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Incidence and risk factors for adverse events during monitored anaesthesia care for gastrointestinal endoscopy in children

A prospective observational study

Najafi, Nadia; Veyckemans, Francis; Vanhonacker, Domien; Legrand, Catherine; Van de Velde, Anne; Vandenplas, Yvan; Poelaert, Jan

European Journal of Anaesthesiology (EJA): June 2019 - Volume 36 - Issue 6 - p 390–399
doi: 10.1097/EJA.0000000000000995
Paediatric anaesthesia
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BACKGROUND Better understanding of risk factors for adverse events during monitored anaesthesia care (MAC) for paediatric gastrointestinal endoscopy may improve outcome in children.

OBJECTIVES To identify the prevalence and predictors of adverse events during MAC for paediatric endoscopy.

DESIGN An observational study.

SETTING Tertiary university hospital, single-centre cohort, from January 2010 to August 2016.

PATIENTS The prospectively collected electronic anaesthetic records of 3435 children aged up to 16 years who underwent diagnostic gastrointestinal endoscopy under MAC were analysed retrospectively. Children with an American Society of Anesthesiologists’ physical status at least 4, and those requiring mechanical ventilation and therapeutic or urgent endoscopy were excluded.

MAIN OUTCOME MEASURES The prevalence and predictors of adverse events during MAC for paediatric gastrointestinal endoscopy, with particular reference to the use of different anaesthetic or sedative agents.

RESULTS Mean ± SD age of the children was 8.5 ± 4.4 years. The incidences of adverse events and adverse respiratory events were 3.4 and 3.3%, respectively. Multivariate analysis identified 12 independent predictors: age [odds ratio (OR) 0.92, P = 0.002], children's size for example underweight (OR 1.78, P = 0.039), overweight (OR 2.20, P = 0.039), (morbid) obesity (OR 4.25, P = 0.006), presence of respiratory comorbidities (OR 8.18, P < 0.001), recent respiratory infection (OR 23.55, P < 0.001) or both (OR 17.46, P < 0.001), neurological comorbidities (OR 2.18, P = 0.007), upper gastrointestinal endoscopy (OR 5.66, P < 0.001), propofol co-administration with ketamine (OR 10.34, P < 0. 001) or after sevoflurane induction (OR 44.95, P < 0.001), and propofol induction dose (OR 18.97, P < 0.001). Posthoc secondary analyses revealed a significantly higher risk of adverse events (OR 3.9, P < 0.0001) and also significantly more respiratory comorbidities and respiratory infections (P < 0.0001) in children aged less than 2 years when compared with children aged at least 2 years. No cardiovascular events were observed and outcome was uneventful.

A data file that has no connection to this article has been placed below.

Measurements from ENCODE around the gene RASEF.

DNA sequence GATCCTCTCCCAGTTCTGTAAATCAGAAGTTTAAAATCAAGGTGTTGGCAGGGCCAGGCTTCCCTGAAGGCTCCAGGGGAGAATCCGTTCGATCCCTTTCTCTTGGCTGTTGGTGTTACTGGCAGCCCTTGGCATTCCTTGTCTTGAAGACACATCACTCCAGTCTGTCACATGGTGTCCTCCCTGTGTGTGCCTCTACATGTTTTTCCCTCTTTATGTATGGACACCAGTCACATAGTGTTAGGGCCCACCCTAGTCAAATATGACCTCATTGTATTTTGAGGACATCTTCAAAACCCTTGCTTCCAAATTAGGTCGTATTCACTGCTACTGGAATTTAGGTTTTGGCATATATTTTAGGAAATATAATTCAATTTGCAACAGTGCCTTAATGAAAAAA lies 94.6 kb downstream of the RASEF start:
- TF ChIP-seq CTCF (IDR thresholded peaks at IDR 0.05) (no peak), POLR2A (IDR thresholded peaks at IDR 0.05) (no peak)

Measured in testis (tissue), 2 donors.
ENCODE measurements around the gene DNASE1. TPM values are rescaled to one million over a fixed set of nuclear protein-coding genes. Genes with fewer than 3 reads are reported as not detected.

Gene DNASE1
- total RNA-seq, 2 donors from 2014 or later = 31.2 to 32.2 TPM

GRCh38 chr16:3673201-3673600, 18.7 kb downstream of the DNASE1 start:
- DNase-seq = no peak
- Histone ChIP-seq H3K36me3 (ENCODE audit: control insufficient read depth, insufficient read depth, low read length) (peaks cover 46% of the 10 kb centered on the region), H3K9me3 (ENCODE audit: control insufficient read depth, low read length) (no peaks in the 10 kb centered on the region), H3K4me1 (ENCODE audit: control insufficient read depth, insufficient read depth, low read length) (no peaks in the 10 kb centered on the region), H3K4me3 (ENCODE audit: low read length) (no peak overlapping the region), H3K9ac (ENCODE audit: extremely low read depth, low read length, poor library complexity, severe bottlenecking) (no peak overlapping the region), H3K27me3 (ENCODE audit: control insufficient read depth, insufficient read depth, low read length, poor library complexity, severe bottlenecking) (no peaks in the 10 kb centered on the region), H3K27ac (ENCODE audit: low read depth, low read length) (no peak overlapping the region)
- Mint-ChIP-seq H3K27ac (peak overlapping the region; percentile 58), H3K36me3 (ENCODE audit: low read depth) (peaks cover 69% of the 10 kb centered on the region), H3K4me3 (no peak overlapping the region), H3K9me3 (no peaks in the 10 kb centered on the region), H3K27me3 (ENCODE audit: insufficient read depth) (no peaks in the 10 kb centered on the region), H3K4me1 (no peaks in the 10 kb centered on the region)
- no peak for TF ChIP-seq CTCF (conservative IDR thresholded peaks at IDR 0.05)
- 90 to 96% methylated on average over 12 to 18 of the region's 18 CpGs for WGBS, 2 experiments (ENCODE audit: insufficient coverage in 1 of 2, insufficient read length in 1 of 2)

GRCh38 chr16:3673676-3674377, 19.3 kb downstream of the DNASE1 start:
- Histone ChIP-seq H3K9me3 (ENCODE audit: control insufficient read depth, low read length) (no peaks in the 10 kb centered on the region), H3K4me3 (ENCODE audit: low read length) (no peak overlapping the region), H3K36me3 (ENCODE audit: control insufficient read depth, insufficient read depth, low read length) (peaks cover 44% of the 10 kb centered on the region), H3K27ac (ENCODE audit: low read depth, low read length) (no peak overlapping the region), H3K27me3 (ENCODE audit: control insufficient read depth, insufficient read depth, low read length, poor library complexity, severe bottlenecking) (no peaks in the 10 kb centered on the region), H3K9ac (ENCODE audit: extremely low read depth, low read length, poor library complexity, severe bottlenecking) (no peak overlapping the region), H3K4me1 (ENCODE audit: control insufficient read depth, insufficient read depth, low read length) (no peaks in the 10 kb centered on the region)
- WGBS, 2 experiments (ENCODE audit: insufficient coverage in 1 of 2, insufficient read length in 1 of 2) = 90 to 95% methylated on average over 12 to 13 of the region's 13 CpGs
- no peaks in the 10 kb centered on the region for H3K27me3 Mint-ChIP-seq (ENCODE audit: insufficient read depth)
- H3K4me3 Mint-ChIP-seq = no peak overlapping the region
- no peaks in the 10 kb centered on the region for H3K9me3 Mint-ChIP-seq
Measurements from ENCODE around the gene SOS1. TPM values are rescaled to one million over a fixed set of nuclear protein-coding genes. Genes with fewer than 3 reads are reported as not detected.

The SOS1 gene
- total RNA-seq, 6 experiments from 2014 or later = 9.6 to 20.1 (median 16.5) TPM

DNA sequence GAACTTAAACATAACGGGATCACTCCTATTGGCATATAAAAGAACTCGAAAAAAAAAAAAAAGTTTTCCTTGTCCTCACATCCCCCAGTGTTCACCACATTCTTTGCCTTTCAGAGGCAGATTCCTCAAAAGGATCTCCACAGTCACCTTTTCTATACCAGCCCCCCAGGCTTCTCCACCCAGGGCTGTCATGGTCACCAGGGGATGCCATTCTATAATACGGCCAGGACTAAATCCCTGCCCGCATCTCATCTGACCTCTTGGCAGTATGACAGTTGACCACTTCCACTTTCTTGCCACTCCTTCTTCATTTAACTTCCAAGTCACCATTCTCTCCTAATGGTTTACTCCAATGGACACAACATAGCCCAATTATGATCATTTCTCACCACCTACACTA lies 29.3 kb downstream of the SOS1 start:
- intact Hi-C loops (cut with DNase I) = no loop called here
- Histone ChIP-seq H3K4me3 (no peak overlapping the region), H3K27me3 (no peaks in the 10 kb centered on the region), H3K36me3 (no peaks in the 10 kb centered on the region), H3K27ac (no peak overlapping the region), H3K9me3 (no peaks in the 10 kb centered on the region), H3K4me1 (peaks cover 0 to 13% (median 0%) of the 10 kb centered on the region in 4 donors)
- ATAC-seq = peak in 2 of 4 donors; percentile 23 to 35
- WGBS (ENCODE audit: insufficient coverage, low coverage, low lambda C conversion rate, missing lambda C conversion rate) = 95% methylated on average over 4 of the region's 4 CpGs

CONCLUSION The present cohort demonstrated the feasibility and safety of MAC for paediatric gastrointestinal endoscopy by an experienced team. Although adverse events occurred rarely, their predictive factors were clinically identifiable. Applying this information in risk assessment and modifying anaesthetic management accordingly could improve outcome.

TRIAL REGISTRATION ISRCTN70362666.

From the Department of Anaesthesiology and Perioperative Medicine, Universitair Ziekenhuis Brussel (UZBrussel), Vrije Universiteit Brussel (VUB), Brussels, Belgium (NN, DV, AVdV, JP), Service d’Anesthésie-Réanimation pédiatrique, Hôpital Jeanne de Flandre, CHRU de Lille, Lille, France (FV), Institut de Statistique, Biostatistique et Sciences Actuarielles, Université Catholique de Louvain, Louvain-la-Neuve (CL) and KidZ Health Castle, Department of Pediatrics, Universitair Ziekenhuis Brussel (UZBrussel), Vrije Universiteit Brussel (VUB), Brussels, Belgium (YV)

Correspondence to Nadia Najafi, Department of Anaesthesiology and Perioperative Medicine, Universitair Ziekenhuis Brussel (UZBrussel), Vrije Universiteit Brussel (VUB), 101, Laarbeeklaan, 1090 Brussels, Belgium E-mail: nadia.najafi@uzbrussel.be

Published online 3 April 2019

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© 2019 European Society of Anaesthesiology